According to various sources, noted comics historian and fiction writer Les Daniels was found dead of an apparent heart attack Saturday, Nov. 5. Following foot surgery a few years ago, Daniels was dependent for his week-to-week needs on a group of friends in Providence, R.I. One of the friends found Daniels’ body.
Born Oct. 27, 1943, Daniels’ first comics-related book was 1971’s Comix: A History of the Comic Book in America. This was followed in 1975 by Living in Fear: A History of Horror in the Mass Media. As Marvel and DC hit major anniversaries in the 1990s, Daniels was hired to produce histories of each company as well as such DC characters as Superman, Batman, and Wonder Woman. In 2004, he produced The Golden Age of DC Comics: 365 Days, a day-by-day book often tying a DC image to a specific day of the month.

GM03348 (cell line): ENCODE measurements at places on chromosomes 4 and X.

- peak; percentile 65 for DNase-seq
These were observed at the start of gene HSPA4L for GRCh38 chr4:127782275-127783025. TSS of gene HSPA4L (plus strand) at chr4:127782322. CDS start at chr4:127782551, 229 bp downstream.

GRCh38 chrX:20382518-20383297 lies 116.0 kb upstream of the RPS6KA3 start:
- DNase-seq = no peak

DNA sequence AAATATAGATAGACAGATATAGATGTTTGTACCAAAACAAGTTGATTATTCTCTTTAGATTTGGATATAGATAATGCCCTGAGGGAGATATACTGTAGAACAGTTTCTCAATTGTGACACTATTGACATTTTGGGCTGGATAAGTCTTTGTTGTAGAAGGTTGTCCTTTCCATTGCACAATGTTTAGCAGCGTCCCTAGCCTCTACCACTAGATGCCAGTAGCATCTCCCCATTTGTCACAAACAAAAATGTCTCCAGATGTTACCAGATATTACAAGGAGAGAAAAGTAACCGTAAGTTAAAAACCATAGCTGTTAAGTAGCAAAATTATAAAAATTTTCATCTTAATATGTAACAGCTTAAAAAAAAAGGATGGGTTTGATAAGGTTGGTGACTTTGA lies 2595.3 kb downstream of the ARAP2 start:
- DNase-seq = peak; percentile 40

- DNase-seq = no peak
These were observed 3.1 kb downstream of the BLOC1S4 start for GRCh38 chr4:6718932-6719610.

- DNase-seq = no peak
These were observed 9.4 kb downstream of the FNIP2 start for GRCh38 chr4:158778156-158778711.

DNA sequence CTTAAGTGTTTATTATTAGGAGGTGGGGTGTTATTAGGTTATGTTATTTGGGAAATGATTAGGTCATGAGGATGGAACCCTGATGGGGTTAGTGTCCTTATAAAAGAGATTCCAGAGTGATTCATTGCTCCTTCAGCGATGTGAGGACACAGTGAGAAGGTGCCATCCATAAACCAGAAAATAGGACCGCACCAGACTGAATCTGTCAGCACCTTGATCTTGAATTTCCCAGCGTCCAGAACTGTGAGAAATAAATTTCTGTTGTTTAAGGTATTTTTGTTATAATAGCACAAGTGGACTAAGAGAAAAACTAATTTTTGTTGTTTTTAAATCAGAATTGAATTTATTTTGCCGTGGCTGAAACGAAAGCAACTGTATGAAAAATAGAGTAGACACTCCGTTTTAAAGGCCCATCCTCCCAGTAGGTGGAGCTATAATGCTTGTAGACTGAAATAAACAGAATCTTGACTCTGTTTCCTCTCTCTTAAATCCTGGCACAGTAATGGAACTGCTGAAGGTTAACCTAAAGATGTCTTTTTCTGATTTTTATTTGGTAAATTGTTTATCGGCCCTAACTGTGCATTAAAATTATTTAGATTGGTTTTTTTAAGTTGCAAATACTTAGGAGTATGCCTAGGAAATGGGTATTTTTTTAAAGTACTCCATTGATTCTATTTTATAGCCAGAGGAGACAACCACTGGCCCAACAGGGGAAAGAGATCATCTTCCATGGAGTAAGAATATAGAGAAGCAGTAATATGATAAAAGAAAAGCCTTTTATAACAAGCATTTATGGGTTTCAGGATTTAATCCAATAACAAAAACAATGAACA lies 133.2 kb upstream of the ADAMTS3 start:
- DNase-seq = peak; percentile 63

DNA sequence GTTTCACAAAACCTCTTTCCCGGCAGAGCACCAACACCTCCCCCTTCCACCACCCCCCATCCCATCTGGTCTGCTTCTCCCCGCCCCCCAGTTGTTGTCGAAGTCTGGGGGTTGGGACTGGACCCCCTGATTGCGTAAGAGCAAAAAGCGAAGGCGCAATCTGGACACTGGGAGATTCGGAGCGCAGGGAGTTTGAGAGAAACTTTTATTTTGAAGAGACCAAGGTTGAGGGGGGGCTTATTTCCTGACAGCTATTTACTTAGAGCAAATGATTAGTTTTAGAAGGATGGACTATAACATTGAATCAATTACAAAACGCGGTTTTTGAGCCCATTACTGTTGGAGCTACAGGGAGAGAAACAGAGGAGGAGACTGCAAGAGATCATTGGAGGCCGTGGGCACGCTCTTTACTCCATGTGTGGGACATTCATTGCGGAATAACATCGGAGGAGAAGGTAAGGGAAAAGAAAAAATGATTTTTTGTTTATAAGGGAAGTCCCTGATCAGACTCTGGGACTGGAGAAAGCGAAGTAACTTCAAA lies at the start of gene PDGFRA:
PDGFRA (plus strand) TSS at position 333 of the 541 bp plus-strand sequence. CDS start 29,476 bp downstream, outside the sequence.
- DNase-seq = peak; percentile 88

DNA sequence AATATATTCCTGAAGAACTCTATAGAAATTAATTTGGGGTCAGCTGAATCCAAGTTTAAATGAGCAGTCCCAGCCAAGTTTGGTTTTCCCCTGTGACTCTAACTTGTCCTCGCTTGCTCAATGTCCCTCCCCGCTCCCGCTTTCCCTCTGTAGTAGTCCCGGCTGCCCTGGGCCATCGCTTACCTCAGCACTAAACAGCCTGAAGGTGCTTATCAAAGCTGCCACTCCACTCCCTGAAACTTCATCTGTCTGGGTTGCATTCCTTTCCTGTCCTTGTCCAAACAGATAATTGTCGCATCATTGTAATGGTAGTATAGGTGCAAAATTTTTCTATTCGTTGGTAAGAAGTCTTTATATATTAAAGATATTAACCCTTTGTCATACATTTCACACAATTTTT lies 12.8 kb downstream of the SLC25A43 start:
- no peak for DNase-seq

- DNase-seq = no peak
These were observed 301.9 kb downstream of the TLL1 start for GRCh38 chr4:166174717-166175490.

Daniels was also a noted horror author with a series of titles featuring the vampire Don Sebastian de Villanueva. He also edited horror anthologies in the 1970s.
His only immediate survivor is his sister, Diane Manning, a child psychologist, who told The New York Times that Daniels’ lifelong interest in comics was spurred by his mother throwing out his comics when he was 9. “Even at that age, he knew to a certainty that comic books would be his career,” she said. “Why do moms throw out comic books? I’ve been trying to figure it out all my life.”